“Bob the Drifter” Shares Ocean Transport Science in Fun, Innovative Video

Bob the DrifterScience that is understandable is science that is used. Researchers are right now making major advancements in tools that will help fisheries and disaster responders:  improving models that predict the movement of objects or substances in the ocean, such as marine larvae, oil spills, and people lost at sea.

To get the word out to a wide audience, scientists teamed up with outreach and media specialists and created an animated story using simple language and pictures to explain their research.

Meet Bob the Drifter, one of the many important devices that collect data for scientists with the Consortium for Advanced Research on Transport of Hydrocarbon in the Environment (CARTHE). Bob is specially designed to drift with the surface currents and is equipped with a GPS unit so the CARTHE scientists can track where he goes and how fast he is moving.  Follow along in the video below with Bob as he moves throughout the Gulf of Mexico, providing information to the scientists so they can predict where the currents may take things in the water.   

CARTHE partnered with Waterlust, a small student-driven enterprise at the University of Miami, to create this video. A few years ago, graduate student Patrick Rynne turned his desire to communicate ocean science to the public into a thriving operation by making connections with companies (such as GoPro) and sports events. Today he, along with graduate students Fiona Graham and Jennah Caster make water-related films and teach others how to be film makers. Dr. Tamay Ozgokmen, Director of CARTHE and a member of Patrick’s Ph.D. committee, saw Waterlust as a means to fill CARTHE’s need for creative communications to reach large, diverse audiences and also to support a local student business whose mission is to “support a community of water lovers that will produce high-quality content for the rest of their careers.”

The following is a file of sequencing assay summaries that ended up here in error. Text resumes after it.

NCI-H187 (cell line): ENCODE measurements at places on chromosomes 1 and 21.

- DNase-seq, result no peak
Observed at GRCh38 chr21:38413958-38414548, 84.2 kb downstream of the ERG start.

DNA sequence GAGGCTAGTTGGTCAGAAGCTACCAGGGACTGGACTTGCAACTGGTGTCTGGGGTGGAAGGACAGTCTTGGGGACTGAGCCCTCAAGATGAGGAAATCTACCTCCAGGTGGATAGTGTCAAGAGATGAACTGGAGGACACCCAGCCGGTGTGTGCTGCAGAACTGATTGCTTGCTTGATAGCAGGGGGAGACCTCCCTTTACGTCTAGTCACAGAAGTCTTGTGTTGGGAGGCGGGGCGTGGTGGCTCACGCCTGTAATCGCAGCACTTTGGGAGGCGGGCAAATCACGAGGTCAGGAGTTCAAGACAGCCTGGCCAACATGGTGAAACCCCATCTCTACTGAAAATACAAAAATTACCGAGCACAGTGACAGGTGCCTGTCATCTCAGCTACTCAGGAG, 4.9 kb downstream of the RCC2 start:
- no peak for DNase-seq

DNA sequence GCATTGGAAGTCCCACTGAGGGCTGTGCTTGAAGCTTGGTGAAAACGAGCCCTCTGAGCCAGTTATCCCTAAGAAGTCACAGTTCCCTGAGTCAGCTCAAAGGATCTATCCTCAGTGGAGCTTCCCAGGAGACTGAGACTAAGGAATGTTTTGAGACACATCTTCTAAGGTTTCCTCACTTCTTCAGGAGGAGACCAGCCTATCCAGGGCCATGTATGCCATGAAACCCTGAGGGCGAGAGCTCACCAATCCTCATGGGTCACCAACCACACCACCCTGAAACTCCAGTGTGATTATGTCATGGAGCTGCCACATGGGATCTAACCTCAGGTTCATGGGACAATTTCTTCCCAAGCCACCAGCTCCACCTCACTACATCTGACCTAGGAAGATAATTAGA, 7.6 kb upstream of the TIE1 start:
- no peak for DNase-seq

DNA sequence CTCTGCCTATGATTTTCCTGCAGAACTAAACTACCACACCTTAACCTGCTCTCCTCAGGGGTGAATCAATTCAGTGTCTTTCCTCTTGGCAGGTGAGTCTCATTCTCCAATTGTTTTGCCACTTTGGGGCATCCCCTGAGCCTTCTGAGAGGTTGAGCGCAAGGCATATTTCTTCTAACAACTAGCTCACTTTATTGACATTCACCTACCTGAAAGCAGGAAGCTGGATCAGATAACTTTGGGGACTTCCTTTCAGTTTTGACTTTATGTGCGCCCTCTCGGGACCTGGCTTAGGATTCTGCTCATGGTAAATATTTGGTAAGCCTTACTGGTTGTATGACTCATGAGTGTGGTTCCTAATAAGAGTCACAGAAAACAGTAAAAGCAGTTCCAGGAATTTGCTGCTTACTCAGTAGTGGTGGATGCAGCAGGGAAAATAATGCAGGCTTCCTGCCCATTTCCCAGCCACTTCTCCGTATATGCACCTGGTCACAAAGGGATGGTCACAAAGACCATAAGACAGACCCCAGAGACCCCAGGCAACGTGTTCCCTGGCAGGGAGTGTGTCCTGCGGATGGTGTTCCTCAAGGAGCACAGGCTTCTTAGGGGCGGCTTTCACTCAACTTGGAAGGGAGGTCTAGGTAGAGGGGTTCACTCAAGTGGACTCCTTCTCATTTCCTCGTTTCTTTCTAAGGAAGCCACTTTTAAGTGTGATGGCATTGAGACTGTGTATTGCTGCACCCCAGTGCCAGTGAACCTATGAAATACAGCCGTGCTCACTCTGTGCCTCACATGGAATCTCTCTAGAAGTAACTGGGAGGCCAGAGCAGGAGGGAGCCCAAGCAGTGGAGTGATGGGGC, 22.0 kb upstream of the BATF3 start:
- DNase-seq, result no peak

CARTHE, based at the University of Miami Rosenstiel School of Marine and Atmospheric Science, is a research group of over forty scientific researchers, post-doctorates, students, and administrative staff from fourteen universities and research institutions. Their mission is to predict the fate of oil released into our environment to help inform and guide response teams, thereby protecting and minimizing damage to human health, the economy, and the environment.

This research was made possible in part by a grant from BP/The Gulf of Mexico Research Initiative (GoMRI) with the Consortium for Advanced Research on Transport of Hydrocarbon in the Environment (CARTHE). GoMRI is a 10-year, $500 million independent research program established by an agreement between BP and the Gulf of Mexico Alliance to study the effects of the Deepwater Horizon incident and the potential associated impact of this and similar incidents on the environment and public health.

 

© Copyright 2010- 2017 Gulf of Mexico Research Initiative (GoMRI) – All Rights Reserved. Redistribution is encouraged with acknowledgement to the Gulf of Mexico Research Initiative (GoMRI). Please credit images and/or videos as done in each article. Questions? Contact web-content editor Nilde “Maggie” Dannreuther, Northern Gulf Institute, Mississippi State University (maggied@ngi.msstate.edu).